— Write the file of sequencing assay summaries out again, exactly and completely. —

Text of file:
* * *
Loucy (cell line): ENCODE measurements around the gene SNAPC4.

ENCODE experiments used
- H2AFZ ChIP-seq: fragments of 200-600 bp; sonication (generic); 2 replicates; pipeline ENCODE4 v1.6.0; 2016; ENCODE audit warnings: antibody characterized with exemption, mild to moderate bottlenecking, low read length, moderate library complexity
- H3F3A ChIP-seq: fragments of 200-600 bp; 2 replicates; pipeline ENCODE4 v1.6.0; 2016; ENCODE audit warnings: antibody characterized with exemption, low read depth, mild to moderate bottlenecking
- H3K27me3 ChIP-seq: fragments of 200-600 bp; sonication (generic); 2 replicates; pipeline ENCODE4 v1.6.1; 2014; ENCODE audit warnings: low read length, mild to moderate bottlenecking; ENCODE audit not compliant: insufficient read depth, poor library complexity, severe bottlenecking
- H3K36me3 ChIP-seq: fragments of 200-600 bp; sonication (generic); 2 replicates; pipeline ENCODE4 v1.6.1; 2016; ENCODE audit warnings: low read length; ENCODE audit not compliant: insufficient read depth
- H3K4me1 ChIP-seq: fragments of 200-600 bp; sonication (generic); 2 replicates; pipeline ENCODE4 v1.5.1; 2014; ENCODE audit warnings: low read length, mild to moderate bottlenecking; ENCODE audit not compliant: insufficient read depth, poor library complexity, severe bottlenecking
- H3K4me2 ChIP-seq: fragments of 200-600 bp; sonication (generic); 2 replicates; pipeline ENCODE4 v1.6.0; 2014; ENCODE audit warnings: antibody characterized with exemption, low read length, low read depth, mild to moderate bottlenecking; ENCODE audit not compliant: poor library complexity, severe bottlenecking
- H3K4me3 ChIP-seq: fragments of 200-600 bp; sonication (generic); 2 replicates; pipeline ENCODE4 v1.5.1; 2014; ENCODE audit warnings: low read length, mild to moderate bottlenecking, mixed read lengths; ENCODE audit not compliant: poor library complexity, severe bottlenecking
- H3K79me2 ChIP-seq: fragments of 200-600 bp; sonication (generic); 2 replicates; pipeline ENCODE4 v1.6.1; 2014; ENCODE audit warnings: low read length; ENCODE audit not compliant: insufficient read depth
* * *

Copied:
Loucy (cell line): ENCODE measurements around the gene SNAPC4.

ENCODE experiments used
- H2AFZ ChIP-seq: fragments of 200-600 bp; sonication (generic); 2 replicates; pipeline ENCODE4 v1.6.0; 2016; ENCODE audit warnings: antibody characterized with exemption, mild to moderate bottlenecking, low read length, moderate library complexity
- H3F3A ChIP-seq: fragments of 200-600 bp; 2 replicates; pipeline ENCODE4 v1.6.0; 2016; ENCODE audit warnings: antibody characterized with exemption, low read depth, mild to moderate bottlenecking
- H3K27me3 ChIP-seq: fragments of 200-600 bp; sonication (generic); 2 replicates; pipeline ENCODE4 v1.6.1; 2014; ENCODE audit warnings: low read length, mild to moderate bottlenecking; ENCODE audit not compliant: insufficient read depth, poor library complexity, severe bottlenecking
- H3K36me3 ChIP-seq: fragments of 200-600 bp; sonication (generic); 2 replicates; pipeline ENCODE4 v1.6.1; 2016; ENCODE audit warnings: low read length; ENCODE audit not compliant: insufficient read depth
- H3K4me1 ChIP-seq: fragments of 200-600 bp; sonication (generic); 2 replicates; pipeline ENCODE4 v1.5.1; 2014; ENCODE audit warnings: low read length, mild to moderate bottlenecking; ENCODE audit not compliant: insufficient read depth, poor library complexity, severe bottlenecking
- H3K4me2 ChIP-seq: fragments of 200-600 bp; sonication (generic); 2 replicates; pipeline ENCODE4 v1.6.0; 2014; ENCODE audit warnings: antibody characterized with exemption, low read length, low read depth, mild to moderate bottlenecking; ENCODE audit not compliant: poor library complexity, severe bottlenecking
- H3K4me3 ChIP-seq: fragments of 200-600 bp; sonication (generic); 2 replicates; pipeline ENCODE4 v1.5.1; 2014; ENCODE audit warnings: low read length, mild to moderate bottlenecking, mixed read lengths; ENCODE audit not compliant: poor library complexity, severe bottlenecking
- H3K79me2 ChIP-seq: fragments of 200-600 bp; sonication (generic); 2 replicates; pipeline ENCODE4 v1.6.1; 2014; ENCODE audit warnings: low read length; ENCODE audit not compliant: insufficient read depth